Netflixable? Scorsese’s eulogy for “The Irishman”



Martin Scorsese’s “The Irishman,” his epic telling of one mobster’s rise through the ranks to the moment Jimmy Hoffa disappeared, is his coda, his final statement on the mob movies he built his career on.

It’s Scorese’s “Unforgiven,” a Catholic’s atonement for all the gilded Oscar glory that was a byproduct of his decades of gangland epics, from “Goodfellas” and “Casino” to “The Departed.” His charismatic monsters and amoral lowlifes burned themselves into the popular consciousness, and maybe — all these decades later, he’s ready to pass a harsher judgement on them.

There’s a hint of “mea culpa” to this curtain call, a recognition that audiences ate up these dead-eyed murderers, extortionists and English-and-fashion-butchering creeps. Here he acknowledges that as colorful as they might seem, the “made men” were never “men of honor,” living by a “code,” loyal to their “brothers.” They were the very essence of Hannah Arendt’s“The Banality of Evil.”

Scorsese goes Biblical, here, a mob movie maestro who wants to make his last statement on the subject — not wholly a departure from his earlier films, just UNDERLINED here — easily understood. When he puts intertitles, peppered throughout the film, of how this goon or that one met an untimely end, we’re reminded of Romans 6:23 —“the wages of sin is death.”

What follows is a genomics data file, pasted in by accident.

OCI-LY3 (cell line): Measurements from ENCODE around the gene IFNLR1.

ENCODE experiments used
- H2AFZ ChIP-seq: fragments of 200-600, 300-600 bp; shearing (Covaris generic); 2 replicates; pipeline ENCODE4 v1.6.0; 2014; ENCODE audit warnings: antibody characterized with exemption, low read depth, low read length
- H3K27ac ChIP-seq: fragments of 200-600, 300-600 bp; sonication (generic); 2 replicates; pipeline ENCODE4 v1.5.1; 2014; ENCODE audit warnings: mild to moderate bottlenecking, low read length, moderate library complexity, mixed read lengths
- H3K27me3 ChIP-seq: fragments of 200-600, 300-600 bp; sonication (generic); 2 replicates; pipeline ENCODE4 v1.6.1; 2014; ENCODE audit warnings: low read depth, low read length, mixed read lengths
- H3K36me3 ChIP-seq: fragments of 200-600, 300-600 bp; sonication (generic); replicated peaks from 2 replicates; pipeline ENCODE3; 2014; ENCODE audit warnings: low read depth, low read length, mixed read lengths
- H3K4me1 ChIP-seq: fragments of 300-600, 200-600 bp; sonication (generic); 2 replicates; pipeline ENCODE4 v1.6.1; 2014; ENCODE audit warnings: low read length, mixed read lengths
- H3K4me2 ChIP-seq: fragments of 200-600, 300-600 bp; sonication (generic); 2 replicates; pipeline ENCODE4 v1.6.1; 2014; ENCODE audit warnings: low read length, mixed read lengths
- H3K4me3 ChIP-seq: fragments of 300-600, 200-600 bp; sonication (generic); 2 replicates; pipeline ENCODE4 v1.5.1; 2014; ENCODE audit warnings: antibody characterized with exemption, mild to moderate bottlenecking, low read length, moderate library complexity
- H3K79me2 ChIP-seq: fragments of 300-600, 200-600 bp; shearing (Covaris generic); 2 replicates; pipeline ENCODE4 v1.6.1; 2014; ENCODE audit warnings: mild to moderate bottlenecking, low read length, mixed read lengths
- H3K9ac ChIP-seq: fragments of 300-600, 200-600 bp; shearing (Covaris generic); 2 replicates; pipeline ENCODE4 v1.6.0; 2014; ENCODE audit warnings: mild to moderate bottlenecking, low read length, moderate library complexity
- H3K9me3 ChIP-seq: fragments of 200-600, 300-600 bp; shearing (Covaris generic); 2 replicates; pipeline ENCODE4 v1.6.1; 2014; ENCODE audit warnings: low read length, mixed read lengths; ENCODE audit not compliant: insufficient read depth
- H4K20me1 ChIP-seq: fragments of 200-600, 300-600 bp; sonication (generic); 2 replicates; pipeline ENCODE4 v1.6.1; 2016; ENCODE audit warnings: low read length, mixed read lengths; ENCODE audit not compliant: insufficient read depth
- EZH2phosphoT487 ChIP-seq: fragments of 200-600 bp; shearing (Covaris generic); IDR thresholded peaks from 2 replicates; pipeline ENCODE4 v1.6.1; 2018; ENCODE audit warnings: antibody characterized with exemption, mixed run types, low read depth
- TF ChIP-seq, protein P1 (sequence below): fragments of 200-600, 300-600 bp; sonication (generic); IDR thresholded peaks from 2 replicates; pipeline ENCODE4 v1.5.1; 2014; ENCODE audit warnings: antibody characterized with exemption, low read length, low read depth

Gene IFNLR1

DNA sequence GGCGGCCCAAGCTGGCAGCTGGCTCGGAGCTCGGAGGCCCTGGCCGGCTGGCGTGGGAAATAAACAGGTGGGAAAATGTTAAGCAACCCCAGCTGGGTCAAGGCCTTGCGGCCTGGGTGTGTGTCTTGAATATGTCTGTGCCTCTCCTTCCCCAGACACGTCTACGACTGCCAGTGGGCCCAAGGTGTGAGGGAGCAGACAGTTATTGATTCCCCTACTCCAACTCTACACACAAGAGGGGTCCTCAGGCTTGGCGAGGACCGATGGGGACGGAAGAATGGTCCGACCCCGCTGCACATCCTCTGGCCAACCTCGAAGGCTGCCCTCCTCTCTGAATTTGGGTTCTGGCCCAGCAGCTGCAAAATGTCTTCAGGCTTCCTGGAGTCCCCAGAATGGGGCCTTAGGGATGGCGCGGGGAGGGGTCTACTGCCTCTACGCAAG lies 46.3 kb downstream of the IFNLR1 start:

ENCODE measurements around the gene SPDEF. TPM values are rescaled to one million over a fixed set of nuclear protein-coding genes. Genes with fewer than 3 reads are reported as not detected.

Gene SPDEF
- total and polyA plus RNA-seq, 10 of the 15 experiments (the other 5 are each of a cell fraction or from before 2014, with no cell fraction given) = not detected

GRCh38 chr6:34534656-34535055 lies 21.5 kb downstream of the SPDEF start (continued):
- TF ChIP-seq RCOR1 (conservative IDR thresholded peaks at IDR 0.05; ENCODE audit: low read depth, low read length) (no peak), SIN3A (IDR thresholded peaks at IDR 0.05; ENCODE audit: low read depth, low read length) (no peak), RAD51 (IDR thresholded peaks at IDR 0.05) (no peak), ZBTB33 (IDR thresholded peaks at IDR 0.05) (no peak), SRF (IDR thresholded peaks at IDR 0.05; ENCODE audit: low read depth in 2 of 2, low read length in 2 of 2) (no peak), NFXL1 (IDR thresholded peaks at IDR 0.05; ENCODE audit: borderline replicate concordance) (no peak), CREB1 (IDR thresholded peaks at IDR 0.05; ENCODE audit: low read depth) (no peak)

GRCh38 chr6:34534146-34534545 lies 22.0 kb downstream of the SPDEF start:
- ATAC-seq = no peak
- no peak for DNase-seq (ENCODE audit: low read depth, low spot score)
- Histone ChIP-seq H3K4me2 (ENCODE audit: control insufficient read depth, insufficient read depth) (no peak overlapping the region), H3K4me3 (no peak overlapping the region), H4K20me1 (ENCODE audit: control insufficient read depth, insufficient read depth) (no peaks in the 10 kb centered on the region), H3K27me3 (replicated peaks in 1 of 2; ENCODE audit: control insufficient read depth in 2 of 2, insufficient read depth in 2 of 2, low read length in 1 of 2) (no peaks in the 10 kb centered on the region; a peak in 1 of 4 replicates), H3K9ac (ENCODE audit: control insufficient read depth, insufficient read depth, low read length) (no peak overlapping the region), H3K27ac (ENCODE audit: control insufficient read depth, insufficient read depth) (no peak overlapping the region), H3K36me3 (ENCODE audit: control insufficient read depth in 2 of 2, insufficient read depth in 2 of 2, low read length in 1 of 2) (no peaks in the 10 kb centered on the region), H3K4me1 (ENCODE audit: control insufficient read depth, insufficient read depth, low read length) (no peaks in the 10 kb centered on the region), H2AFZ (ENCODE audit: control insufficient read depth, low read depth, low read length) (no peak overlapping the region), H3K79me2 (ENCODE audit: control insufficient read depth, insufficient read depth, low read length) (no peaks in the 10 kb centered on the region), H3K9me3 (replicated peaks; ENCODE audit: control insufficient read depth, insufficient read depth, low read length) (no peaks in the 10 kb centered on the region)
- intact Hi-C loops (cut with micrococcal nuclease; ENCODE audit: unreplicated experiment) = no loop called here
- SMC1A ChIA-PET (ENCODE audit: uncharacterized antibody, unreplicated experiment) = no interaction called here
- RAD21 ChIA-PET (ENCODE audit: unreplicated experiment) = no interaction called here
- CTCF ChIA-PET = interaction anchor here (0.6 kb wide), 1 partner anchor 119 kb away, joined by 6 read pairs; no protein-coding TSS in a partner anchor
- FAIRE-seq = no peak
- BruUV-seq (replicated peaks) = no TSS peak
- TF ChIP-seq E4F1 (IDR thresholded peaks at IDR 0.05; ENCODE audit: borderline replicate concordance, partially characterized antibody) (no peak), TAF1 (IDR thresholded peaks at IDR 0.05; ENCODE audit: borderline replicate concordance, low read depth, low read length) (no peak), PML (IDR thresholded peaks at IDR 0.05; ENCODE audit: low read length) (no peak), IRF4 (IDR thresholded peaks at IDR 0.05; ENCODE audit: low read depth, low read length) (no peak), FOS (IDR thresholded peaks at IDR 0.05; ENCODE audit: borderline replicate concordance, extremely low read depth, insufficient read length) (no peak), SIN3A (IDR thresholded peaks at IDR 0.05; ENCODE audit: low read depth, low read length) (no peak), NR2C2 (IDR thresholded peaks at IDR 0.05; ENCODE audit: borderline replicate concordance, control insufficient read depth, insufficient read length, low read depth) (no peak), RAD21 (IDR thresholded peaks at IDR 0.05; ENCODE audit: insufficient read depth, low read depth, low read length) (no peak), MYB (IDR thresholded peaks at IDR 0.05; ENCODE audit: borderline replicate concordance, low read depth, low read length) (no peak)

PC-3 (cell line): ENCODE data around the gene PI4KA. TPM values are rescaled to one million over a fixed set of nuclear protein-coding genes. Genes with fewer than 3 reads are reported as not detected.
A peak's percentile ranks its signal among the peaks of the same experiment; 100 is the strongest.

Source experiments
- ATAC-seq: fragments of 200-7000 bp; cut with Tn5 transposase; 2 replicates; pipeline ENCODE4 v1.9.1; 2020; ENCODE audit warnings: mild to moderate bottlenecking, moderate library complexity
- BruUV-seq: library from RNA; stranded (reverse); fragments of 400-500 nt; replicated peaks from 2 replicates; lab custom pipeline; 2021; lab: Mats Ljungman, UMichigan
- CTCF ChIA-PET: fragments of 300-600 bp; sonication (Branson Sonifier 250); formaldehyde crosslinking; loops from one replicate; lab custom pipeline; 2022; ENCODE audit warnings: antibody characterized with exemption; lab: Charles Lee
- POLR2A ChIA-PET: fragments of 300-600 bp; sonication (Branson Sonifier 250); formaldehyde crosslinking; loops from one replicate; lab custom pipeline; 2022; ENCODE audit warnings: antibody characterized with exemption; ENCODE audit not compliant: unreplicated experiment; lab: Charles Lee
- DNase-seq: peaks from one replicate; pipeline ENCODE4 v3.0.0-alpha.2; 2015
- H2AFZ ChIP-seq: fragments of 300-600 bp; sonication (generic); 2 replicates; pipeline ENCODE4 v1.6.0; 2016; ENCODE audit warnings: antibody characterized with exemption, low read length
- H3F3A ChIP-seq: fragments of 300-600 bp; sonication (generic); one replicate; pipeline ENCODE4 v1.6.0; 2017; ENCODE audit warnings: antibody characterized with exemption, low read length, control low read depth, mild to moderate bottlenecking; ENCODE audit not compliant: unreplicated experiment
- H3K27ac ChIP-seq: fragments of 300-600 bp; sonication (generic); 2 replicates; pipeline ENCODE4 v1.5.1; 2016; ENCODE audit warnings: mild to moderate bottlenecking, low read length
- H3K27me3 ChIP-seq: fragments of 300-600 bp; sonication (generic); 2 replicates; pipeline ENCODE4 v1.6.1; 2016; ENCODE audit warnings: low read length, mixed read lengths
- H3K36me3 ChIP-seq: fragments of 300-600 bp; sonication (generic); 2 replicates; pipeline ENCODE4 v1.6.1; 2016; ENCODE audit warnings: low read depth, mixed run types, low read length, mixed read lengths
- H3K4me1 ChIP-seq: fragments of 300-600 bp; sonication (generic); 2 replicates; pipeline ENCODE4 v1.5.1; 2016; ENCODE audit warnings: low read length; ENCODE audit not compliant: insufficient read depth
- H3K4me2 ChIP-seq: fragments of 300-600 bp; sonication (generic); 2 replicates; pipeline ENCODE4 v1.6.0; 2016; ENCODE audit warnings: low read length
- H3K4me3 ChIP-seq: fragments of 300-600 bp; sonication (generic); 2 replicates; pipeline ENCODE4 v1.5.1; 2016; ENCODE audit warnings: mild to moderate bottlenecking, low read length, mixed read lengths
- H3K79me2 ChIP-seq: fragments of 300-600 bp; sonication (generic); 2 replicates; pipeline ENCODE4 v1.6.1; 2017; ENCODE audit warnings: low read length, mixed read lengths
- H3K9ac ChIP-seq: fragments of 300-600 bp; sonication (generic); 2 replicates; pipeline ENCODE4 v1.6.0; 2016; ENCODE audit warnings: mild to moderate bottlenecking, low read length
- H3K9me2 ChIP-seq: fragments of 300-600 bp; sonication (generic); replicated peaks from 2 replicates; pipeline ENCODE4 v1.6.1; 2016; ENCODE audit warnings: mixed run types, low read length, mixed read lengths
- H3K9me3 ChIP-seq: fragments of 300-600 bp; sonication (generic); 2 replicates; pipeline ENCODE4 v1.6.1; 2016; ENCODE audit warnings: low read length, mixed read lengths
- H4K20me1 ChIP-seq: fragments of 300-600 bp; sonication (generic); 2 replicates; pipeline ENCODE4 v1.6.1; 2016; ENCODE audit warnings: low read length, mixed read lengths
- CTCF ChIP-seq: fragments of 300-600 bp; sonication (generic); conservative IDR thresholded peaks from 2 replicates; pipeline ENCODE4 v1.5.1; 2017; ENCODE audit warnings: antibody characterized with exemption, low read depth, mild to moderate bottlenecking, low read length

Scorsese and his “Schindler’s List” screenwriter frame the story with a lonely, elderly mobster, Frank Sheeran, voice-over-narrating from his wheelchair, trying to give meaning or at least importance (thus his extraordinary claims) to his awful life. As if his abandonment and loneliness were  punishment enough for decades of violence, thievery and betrayals. Truthfully, that “sentence” is not much of a reward for three hours and 29 minutes investment.

Why did I keep thinking about Steven Spielberg through Scorsese’s funereal mob film finale? Because Spielberg opposed allowing Netflix epics like this bloated, under-edited indulgence into the Academy Awards. A blank check from the streaming service to our greatest living director to tell the mob tale to end all mob tales only meant he’d never hear a Studio Voice of Reason suggesting he thin out the repetition, give it clarity and PACE while losing some of the staggering number of “travel” scenes.

Maybe rely a little less on a repertory company so old he had to “de-age” them for scenes from their early days. Because any way you cut it, “Irishman” is an old man’s movie, and not just in the scenes where Robert DeNiro is meant to be 45 years younger than his 76 years. De-aged DeNiro punches and kicks like he’s scared he’s going to break a hip.

Does this stylistically unstylish picture stand with the lurid glories of “Casino,” the pulse-pounding narrative drive and cinema semiotics of “The Departed,” or the charismatic cynicism of  “Goodfellas?” Give me a freaking break.

The same people who soiled their Underoos over “Roma” are throwing confetti at “The Irishman,” as if excessive running time alone conveyed gravitas. It doesn’t.

Still, I enjoyed it, wrestled with the film’s “one man’s explanation” of the mob’s ties to the Teamsters, the Kennedys and Nixon, and that one “made man’s” utterly unverifiable claims about the end of mob-tied Teamsters chief Jimmy Hoffa. I relished going back into Scorsese’s “Casino” era world of plush leather banquettes in candlelit Italian clam bars and ristorantes, the ritualistic sips of wine and fresh supply of Mafia euphemisms — “I heard you paint houses,” somebody needs to visit “Australia” — mixed in with anachronisms from the mid-2000s.